She is 8 Years Old
She is 8 years old.
That’s … what? About third grade? Too young for boyfriends. Too young for R-rated movies. Too young for algebra or a learner’s permit.
But she has already experienced her second shooting.
It happened a little over a week ago in Washington, D.C., outside of Nationals Park where a ballgame was in progress. But you may not have heard about it. The casualties were relatively light — three persons wounded, nothing life-threatening — and shootings in and of themselves are hardly newsworthy anymore. Still, the danger was very much real, and as gunfire erupted — as America’s pastime interrupted a baseball game — spectators had to duck and run.
One of them was 8 years old.
Afterward, when a reporter from local TV station WUSA asked how she felt, Faris Nunn, chewing on a fingernail, spoke almost with nonchalance. “It was my second shooting,” she said, “so I was kind of prepared, ’cause I always am expecting something to happen.” As she said it, she dropped her hand and gave a tiny shake of her head as if to say, “What are you going to do?”
She is 8 years old.
That’s the age of Barbie Dreamhouses and sleepovers, right? Of TikToks and L.O.L. Surprise. Of “Frozen” and, well … of family baseball outings on a warm summer’s night.
But Faris is on her second shooting, the first having occurred one morning in November when a man was killed outside a rec center in Northeast D.C. She was on the playground.
She is 8 years old.
One of humanity’s nobler attributes is its adaptability. To be human, after all, is to learn, often by bitter experience, that “normal” can change in an eyeblink of time. So surviving and thriving require an ability to adjust to whatever the new normal might be.
The company downsized your job? You refresh your resume and start looking.
A hurricane leveled your home? You dig out and rebuild.
A death devastated your family? You mourn and go on.
But sometimes, maybe we should be more maladjusted. Sometimes, adapting oneself to the new circumstance is less a hopeful sign of resilience than a troubling sign of collective failure. “I always am expecting something to happen,” she said.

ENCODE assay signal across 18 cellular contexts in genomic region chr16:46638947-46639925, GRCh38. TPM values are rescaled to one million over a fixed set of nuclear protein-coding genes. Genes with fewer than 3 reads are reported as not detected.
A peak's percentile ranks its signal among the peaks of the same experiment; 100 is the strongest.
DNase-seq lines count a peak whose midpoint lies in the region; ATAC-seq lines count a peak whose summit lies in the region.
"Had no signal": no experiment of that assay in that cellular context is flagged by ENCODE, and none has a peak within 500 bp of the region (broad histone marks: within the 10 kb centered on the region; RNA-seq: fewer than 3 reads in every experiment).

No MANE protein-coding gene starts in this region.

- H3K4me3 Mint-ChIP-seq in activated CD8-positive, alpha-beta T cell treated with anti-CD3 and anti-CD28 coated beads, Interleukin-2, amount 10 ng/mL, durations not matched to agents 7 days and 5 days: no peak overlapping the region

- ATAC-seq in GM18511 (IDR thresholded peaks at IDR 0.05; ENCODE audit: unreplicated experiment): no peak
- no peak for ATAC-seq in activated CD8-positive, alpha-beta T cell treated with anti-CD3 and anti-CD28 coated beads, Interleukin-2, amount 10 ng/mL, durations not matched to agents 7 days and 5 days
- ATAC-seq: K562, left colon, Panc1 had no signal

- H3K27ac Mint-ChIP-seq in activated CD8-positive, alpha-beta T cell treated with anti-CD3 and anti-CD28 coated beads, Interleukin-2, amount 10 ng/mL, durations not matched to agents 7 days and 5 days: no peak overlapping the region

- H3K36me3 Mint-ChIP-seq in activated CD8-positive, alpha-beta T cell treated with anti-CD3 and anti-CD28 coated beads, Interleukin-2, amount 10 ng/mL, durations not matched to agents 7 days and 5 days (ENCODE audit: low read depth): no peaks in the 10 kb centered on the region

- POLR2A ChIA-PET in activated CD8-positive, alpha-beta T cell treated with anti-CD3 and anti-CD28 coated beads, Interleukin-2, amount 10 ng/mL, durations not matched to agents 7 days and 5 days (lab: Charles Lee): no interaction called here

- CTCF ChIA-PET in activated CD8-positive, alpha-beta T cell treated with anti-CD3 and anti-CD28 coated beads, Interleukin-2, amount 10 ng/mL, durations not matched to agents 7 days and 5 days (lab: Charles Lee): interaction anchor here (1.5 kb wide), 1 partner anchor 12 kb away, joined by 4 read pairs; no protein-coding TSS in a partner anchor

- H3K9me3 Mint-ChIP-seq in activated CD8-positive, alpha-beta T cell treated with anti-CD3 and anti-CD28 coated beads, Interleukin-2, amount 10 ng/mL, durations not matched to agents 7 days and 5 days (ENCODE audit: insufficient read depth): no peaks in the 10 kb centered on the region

She is 8 years old. Eight-year-olds should not have to go about always expecting something to happen. That this one does — that a 7-year-old in South Carolina was diagnosed with PTSD after a shooting there, that a 6-year-old in D.C. was shot and killed the night before the ballpark incident — is an indictment of this country. It is a rebuke of every pundit and gun-lobby functionary who ever sold mass terror as freedom, of every lawmaker who ever accepted NRA blood money in exchange for conscience, of every voter who voted for the politician who promised more guns in more places, of every individual who fires a gun as a show of cheap courage and counterfeit toughness, of all our thoughts and prayers and deepest condolences, of all our words and promises and newspaper columns and court cases and debates and tweets and resolve and pain.
None of it has been enough.
She is 8 years old. Most of us have socks older than that. But she already knows that America is a blood-drenched nation where everybody’s armed and if you hope to survive, you must be ready at any instant — in the ballpark, in the rec center — to duck and run. This is what she has come to understand. This is what normal looks like to her. And for that, shame on us all.
She is 8 years old.
©2021 Miami Herald. Distributed by Tribune Content Agency, LLC.
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